The conversation around the scarcity of women in leadership positions often focuses on the C-suite, but companies shouldn’t overlook the payoffs of pursing more gender diversity in middle management.
A recent study co-authored by Tony Kong, an associate professor of organizational leadership at the Leeds School of Business, found that hiring or promoting more women into middle management positions can give companies a competitive advantage.
The study, published online in December 2022 in Human Resource Management, argues that increasing gender diversity at the middle management level leads to better financial performance for companies.
Promoting women to middle-management positions provides “instrumental benefits to companies, not only in terms of their profitability but also in terms of their high-performance work system,” Kong said.
Previous research has shown that compared to men, women tend to pay more attention to the relationships between sets of individual pieces of information, which translates to diverse feedback from multiple subordinates in a work setting. This can lead to more democratic leadership, exploration of creative ideas, collaborative negotiation and “innovative and norm-challenging HR policies and practices,” according to the study.
Middle managers are key to a company’s success, serving as a link between executives and workers. They’re on the ground coordinating day-to-day operations with employees and are charged with organizing, coordinating and implementing strategic plans from above. They’re influential in motivating employees as well as relaying their needs and feedback to company leadership and human resources.
“They listen to employees’ perspectives and champion these ideas to upper management,” Kong said, adding that middle managers serve as “a vital link between employees and upper management and connect the two levels.”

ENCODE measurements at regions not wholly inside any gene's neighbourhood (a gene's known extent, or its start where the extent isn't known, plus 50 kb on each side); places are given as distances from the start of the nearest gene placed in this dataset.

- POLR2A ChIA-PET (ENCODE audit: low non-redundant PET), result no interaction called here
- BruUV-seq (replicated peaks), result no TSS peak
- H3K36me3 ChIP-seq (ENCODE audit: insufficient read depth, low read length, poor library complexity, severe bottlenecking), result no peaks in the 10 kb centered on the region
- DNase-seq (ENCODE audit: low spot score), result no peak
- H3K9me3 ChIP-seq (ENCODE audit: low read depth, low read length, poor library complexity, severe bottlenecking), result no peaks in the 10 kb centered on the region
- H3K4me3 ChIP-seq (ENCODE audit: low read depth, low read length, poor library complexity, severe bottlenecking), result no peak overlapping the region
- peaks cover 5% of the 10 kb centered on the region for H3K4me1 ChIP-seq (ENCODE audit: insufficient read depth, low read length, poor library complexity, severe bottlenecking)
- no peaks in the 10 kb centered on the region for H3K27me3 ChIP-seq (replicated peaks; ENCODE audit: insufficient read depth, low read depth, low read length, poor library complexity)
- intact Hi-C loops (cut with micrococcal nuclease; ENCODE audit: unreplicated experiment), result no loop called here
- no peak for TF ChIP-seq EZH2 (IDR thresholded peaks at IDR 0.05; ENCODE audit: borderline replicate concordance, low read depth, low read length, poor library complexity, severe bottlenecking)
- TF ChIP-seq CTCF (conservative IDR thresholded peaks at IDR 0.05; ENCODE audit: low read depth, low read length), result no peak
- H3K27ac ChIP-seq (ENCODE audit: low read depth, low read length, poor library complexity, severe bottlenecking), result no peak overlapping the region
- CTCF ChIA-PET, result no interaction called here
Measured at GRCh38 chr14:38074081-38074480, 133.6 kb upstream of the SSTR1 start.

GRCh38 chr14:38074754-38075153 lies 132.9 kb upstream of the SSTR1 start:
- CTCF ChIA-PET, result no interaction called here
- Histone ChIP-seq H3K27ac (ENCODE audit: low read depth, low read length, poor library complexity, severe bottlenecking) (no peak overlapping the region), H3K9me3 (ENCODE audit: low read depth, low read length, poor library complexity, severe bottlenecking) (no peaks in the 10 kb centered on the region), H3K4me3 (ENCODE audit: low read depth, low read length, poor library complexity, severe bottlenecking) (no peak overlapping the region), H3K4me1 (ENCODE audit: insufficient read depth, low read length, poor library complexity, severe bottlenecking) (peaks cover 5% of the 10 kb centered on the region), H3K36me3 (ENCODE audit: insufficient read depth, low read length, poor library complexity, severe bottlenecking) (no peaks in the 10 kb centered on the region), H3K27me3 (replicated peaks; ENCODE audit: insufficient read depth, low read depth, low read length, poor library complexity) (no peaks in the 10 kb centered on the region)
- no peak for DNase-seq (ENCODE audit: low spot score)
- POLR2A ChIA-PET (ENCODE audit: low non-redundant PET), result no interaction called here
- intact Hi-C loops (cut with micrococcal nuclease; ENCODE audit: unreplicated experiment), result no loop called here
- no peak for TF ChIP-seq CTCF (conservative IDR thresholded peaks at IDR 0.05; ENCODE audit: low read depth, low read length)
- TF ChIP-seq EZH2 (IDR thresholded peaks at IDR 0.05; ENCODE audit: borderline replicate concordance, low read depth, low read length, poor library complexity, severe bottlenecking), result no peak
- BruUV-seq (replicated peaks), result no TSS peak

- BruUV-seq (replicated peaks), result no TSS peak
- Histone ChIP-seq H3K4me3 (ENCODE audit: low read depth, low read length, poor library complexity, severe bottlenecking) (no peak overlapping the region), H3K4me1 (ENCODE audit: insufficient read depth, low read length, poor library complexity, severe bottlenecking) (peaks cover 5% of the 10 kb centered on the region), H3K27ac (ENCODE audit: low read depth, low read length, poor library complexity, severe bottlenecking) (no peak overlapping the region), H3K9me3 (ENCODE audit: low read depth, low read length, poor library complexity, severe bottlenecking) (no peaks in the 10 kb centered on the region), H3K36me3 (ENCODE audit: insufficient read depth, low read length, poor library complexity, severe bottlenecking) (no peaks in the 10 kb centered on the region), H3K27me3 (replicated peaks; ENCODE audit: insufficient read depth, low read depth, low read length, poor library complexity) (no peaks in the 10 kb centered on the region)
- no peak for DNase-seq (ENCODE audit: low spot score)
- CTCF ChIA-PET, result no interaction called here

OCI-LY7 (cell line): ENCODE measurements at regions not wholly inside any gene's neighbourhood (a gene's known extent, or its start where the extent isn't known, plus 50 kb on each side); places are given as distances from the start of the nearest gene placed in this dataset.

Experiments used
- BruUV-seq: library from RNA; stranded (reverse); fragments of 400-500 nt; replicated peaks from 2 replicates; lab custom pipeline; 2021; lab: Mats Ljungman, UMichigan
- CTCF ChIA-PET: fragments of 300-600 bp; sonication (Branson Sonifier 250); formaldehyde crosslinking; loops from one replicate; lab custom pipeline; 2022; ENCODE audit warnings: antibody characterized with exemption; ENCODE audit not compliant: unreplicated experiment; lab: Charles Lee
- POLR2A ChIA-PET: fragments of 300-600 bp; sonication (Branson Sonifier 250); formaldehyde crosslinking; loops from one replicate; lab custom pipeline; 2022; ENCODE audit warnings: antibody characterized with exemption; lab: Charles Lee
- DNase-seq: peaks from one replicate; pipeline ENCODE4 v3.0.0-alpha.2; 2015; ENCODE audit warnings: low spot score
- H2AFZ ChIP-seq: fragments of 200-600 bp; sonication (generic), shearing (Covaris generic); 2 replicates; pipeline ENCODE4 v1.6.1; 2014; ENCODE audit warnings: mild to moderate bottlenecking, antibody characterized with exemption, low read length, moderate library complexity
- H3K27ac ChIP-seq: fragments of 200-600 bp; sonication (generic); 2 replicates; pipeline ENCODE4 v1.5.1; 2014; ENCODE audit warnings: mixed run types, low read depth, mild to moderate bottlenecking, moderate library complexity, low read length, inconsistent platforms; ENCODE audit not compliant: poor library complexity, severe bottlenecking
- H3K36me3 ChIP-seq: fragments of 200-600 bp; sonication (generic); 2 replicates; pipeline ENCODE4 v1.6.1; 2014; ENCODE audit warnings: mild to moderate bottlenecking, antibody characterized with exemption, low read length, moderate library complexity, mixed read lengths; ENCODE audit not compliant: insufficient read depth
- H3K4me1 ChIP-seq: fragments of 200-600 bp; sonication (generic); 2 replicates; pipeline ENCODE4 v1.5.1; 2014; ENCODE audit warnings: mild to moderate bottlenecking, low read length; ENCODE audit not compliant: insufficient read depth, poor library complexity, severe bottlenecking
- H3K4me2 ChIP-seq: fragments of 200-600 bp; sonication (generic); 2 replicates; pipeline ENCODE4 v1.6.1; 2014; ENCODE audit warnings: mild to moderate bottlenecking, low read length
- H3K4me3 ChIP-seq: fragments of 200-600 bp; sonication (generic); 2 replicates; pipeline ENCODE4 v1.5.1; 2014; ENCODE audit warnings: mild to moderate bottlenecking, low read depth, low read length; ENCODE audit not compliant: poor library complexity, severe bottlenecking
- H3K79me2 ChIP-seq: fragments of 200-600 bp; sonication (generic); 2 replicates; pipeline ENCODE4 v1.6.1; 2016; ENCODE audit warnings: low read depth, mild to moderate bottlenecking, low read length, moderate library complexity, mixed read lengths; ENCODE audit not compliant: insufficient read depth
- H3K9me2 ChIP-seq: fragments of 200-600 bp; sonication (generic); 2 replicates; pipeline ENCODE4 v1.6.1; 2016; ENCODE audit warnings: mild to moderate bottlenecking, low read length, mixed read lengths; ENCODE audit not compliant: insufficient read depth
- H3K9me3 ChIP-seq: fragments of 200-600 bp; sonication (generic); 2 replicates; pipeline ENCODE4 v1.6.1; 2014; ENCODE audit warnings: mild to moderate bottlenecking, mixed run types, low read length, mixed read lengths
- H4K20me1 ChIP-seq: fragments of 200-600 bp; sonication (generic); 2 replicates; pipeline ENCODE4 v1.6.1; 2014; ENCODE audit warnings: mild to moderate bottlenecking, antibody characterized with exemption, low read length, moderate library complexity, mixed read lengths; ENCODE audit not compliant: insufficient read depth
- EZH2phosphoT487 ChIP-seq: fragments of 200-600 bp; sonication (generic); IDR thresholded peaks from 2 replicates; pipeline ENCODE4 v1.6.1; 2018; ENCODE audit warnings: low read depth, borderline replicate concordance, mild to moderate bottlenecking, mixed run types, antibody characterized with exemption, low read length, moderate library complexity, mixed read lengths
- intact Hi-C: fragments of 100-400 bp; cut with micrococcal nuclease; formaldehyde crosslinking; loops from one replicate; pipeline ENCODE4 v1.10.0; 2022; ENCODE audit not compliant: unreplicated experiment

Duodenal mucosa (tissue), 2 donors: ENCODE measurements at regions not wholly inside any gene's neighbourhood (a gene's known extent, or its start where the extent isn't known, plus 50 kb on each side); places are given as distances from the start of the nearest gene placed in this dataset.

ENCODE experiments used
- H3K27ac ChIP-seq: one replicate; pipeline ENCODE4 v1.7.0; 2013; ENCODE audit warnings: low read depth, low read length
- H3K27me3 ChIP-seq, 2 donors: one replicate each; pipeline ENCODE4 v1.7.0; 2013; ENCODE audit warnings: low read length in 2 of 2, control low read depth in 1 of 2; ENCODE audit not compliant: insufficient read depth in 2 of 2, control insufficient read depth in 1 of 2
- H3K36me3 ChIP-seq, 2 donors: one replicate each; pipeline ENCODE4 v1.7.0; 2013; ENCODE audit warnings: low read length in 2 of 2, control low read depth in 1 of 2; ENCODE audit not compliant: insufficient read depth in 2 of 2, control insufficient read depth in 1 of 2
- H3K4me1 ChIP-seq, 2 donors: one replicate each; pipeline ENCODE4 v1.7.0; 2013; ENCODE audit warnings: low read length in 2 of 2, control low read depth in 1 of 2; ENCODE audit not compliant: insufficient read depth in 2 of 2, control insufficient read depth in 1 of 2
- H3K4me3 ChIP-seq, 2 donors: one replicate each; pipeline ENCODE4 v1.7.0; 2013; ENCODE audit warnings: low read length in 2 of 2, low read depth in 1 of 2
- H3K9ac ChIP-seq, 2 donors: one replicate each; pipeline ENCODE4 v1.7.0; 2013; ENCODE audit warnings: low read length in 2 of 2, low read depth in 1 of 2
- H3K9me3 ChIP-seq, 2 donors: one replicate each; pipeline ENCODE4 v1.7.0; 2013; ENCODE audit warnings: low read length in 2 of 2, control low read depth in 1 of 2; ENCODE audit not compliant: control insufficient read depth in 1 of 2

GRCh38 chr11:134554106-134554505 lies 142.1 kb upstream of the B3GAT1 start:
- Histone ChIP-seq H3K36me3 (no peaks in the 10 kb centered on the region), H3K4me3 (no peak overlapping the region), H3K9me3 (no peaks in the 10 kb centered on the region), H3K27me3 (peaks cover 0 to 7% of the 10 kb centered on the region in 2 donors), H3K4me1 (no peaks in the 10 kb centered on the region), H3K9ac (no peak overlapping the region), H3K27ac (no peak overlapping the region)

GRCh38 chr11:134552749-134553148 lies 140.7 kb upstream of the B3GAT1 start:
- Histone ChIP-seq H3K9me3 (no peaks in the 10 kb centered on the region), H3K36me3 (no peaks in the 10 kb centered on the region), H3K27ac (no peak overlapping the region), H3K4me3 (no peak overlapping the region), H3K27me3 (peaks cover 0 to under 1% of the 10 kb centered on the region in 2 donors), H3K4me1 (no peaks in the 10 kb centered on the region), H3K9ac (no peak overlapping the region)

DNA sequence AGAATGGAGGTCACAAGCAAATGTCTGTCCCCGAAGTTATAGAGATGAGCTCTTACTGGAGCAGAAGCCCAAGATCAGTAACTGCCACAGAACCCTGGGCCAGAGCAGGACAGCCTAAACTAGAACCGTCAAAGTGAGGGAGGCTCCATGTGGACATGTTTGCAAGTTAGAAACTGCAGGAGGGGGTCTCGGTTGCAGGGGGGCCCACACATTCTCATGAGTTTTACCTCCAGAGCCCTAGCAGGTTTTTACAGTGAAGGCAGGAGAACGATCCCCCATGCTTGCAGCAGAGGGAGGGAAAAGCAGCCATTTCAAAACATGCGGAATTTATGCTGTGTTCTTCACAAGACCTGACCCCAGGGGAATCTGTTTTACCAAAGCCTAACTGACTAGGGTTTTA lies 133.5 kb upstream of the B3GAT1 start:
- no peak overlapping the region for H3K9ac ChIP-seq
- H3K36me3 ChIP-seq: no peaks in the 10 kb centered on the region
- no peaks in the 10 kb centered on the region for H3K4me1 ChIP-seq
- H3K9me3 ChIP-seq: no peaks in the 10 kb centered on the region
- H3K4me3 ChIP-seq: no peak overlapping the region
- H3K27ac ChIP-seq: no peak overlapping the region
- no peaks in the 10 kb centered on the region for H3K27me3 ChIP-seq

And by listening, encouraging suggestions and leading subordinates to speak up, middle managers can help companies innovate in policies and strategy.
The study, which was led by Min-Kyu Joo of the University of Sydney Business School and co-authored by Kong, Jeong-Yeon Lee of Seoul National University’s School of Business, and Phillip M. Jolly at Pennsylvania State University’s Hospitality Management College of Health and Human Development, analyzed data from more than 1,000 organizations and companies in South Korea.
The researchers focused on South Korea in part because of the country’s racial and cultural homogeneity, allowing them to home in on gender effects. Although different from the U.S., Kong said it’s fair to draw parallels between the two countries.
Another major takeaway for companies in the study is that simply hiring or promoting more women into middle management positions isn’t enough. The advantage is strongest when there is also gender diversity among subordinates, Kong said.
“Companies actually can benefit more from gender-diverse middle management and perform better when employees are also more gender-diverse,” he said.
The bottom line for companies?
“We need to diversify the workforce in order to fully realize the gender-diversity advantage at middle management,” Kong said. “It’s intrinsically important to promote women to middle management positions” not only to improve company performance but because it’s the right thing to do.
And, the benefits spring upward. “To promote more women in the C-suite level, companies have to promote more women in the middle-management level," Kong said.